Historical Stock Chart
6 Months : From Jun 2019 to Dec 2019
By Joseph Walker
This article is being republished as part of our daily reproduction of WSJ.com articles that also appeared in the U.S. print edition of The Wall Street Journal (June 25, 2019).
Bristol-Myers Squibb Co. said its $74 billion merger with Celgene Corp. would be delayed as the company works to allay concerns of federal regulators by selling off Otezla, Celgene's anti-inflammatory drug that had global sales of $1.6 billion last year.
Bristol-Myers now expects to complete the deal at the end of this year or early 2020, the company said Monday. It had previously expected the merger to close in the third quarter of this year.
The company hopes the planned divestiture of Otezla will resolve the U.S. Federal Trade Commission's anticompetitive concerns about clearing the merger.
The divestiture came as a surprise to analysts, who said it was the latest signal that regulators are taking a tougher stance in their scrutiny of pharmaceutical industry mergers.
The delay appeared to create uncertainty among investors about the merger being completed, analysts said. Celgene's stock fell 5.5% to $93.47 Monday; shares of Bristol-Myers declined 7.4% to $45.68.
Brian Skorney, an R.W. Baird analyst, said Bristol-Myers's plan to divest itself of Otezla signaled the company had found a way to resolve the FTC's concerns and increased the probability of the deal closing.
"It's feedback on what the FTC wants, and it seems like this is the major thing to come from the FTC discussions," Mr. Skorney said in an interview.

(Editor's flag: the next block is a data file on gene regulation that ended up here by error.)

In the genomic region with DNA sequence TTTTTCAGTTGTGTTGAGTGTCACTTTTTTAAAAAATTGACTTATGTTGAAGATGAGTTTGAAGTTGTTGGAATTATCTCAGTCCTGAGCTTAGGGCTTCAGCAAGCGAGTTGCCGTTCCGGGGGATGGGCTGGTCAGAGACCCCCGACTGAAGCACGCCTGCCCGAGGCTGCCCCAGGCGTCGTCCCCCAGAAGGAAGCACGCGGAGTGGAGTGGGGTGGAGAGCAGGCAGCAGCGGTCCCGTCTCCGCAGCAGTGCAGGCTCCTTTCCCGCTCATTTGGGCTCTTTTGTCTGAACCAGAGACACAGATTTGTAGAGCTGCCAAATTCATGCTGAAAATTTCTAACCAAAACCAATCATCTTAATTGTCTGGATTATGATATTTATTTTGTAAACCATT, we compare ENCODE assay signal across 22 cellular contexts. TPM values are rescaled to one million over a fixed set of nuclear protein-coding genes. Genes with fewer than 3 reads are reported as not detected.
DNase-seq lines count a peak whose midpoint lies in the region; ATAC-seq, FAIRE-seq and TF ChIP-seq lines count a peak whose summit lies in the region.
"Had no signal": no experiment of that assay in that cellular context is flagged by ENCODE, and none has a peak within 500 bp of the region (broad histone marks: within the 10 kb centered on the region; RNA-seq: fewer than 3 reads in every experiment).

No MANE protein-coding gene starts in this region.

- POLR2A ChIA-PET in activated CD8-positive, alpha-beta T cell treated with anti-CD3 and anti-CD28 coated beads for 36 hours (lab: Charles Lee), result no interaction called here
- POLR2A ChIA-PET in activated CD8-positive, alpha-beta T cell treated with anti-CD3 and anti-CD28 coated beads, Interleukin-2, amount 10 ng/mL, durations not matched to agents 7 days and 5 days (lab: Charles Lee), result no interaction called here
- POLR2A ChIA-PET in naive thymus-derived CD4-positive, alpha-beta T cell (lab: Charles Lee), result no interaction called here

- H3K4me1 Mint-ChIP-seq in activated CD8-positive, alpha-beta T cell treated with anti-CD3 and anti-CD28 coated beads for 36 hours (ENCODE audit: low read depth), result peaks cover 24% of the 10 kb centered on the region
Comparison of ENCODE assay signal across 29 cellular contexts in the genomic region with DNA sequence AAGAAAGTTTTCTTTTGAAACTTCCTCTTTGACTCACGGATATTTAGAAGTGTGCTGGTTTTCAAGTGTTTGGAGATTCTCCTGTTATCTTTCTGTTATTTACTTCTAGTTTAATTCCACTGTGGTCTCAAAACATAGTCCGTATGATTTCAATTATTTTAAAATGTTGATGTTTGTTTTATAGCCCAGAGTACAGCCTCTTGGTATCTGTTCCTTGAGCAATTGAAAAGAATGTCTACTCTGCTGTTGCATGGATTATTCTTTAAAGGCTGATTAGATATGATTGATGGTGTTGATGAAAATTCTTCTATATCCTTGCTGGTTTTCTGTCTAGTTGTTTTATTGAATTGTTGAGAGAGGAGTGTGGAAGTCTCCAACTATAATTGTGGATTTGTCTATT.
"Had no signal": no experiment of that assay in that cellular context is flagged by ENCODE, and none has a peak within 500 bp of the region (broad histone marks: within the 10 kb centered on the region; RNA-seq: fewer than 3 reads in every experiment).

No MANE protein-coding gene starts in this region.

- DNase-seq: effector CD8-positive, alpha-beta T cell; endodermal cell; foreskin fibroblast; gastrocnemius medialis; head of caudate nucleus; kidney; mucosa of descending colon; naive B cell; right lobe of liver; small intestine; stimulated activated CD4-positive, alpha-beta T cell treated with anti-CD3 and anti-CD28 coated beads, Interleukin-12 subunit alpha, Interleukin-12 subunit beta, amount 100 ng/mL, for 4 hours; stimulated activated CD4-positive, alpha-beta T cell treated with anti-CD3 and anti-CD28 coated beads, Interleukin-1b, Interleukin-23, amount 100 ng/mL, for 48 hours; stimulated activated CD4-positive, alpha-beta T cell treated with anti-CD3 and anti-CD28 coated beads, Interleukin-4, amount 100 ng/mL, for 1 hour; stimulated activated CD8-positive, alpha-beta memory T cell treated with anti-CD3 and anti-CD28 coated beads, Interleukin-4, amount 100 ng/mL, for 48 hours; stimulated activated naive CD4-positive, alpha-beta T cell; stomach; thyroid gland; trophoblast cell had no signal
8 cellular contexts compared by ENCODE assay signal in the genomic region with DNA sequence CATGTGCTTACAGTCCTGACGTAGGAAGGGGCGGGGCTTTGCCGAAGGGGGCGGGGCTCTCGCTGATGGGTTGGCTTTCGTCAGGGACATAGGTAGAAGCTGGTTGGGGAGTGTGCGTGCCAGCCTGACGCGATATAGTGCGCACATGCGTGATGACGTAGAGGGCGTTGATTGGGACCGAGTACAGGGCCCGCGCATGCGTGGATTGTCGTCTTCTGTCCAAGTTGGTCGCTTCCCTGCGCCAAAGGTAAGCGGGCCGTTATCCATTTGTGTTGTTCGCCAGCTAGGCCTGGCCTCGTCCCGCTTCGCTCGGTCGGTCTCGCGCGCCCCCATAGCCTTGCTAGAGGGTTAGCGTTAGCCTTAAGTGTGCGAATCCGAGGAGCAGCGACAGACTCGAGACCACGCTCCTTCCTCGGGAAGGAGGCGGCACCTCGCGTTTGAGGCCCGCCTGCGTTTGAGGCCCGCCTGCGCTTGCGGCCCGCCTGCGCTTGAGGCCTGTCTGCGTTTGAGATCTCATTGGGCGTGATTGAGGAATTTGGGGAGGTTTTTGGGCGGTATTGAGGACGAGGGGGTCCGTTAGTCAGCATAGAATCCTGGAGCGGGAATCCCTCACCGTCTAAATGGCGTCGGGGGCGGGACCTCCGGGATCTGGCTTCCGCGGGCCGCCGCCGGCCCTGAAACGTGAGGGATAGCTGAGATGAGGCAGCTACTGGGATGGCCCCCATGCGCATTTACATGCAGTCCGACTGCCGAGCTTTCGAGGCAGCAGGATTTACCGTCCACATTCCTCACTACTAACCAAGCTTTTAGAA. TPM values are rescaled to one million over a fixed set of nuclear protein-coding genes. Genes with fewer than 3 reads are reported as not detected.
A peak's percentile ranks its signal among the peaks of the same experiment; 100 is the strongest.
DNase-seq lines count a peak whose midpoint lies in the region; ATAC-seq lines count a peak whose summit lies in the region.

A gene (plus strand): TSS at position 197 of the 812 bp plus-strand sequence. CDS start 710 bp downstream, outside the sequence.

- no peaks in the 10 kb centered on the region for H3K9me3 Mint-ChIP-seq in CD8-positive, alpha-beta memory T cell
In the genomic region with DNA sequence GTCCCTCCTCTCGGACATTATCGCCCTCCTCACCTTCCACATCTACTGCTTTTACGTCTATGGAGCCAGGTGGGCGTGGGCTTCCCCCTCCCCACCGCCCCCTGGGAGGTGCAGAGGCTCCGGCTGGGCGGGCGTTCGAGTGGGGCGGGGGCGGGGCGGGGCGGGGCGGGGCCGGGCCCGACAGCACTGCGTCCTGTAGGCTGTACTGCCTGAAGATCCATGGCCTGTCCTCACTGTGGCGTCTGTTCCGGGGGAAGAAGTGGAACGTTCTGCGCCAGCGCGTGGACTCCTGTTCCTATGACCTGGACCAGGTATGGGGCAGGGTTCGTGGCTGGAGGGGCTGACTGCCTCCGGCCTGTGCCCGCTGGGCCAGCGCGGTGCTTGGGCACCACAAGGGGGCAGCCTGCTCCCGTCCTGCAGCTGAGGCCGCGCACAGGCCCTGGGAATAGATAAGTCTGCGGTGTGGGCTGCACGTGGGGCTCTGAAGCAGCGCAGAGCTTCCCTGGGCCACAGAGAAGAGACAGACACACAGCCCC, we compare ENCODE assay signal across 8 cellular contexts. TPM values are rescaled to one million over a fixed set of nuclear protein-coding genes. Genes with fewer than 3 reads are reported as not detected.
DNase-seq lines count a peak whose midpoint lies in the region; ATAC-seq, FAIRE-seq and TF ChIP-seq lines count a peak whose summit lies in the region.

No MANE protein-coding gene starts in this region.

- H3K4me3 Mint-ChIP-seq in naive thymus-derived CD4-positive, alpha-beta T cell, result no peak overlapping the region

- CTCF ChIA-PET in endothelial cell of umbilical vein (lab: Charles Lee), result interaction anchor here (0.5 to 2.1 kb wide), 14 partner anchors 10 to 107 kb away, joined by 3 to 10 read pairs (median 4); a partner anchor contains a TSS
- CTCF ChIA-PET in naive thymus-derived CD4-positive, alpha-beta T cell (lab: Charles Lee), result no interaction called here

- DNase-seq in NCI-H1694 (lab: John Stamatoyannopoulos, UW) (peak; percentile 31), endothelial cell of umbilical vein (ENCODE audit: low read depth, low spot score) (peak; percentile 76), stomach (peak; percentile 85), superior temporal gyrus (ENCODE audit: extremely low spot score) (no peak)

Otezla is used to treat forms of psoriasis, a skin-disease in which an overreaction by the immune system causes itchy rashes to form on the body. Bristol doesn't currently sell psoriasis medicines, but has an experimental drug for the disease in late-stage trials.
Historically, antitrust regulators would only raise concerns about drugs in overlapping disease areas if both products were already on the market, Mr. Skorney said. That now appears to be changing.
Earlier this month, Roche Holding AG said the FTC had requested additional information regarding its planned takeover of Spark Therapeutics Inc.
Analysts speculated that the FTC's concerns were related to overlap between Roche's hemophilia treatment Hemlibra and an experimental gene therapy for the disease being developed by Spark.
"Both of these deals have gotten more scrutiny than people expected," said Mr. Skorney. "How does that impact how pharma acquirers look at deals going forward?"
Otezla was Celgene's third-largest drug by sales last year and represented about 10.6% of the company's total revenue.
It is uncertain how long the drug will retain market exclusivity; R.W. Baird estimates that it could lose patent protection after 2023. Otezla could fetch $6 billion to $10 billion in a sale, Mr. Skorney said.
Separately, New York-based Bristol Myers said Monday that its late-stage study of cancer immunotherapy Opdivo didn't meet the main goals in a study probing its use in a common liver cancer but showed an improvement in the overall survival of patients treated with the drug compared with Bayer AG's Nexavar, which is the current standard of treatment.
Kimberly Chin and Dave Sebastian contributed to this article.
Write to Joseph Walker at email@example.com
(END) Dow Jones Newswires
June 25, 2019 02:47 ET (06:47 GMT)
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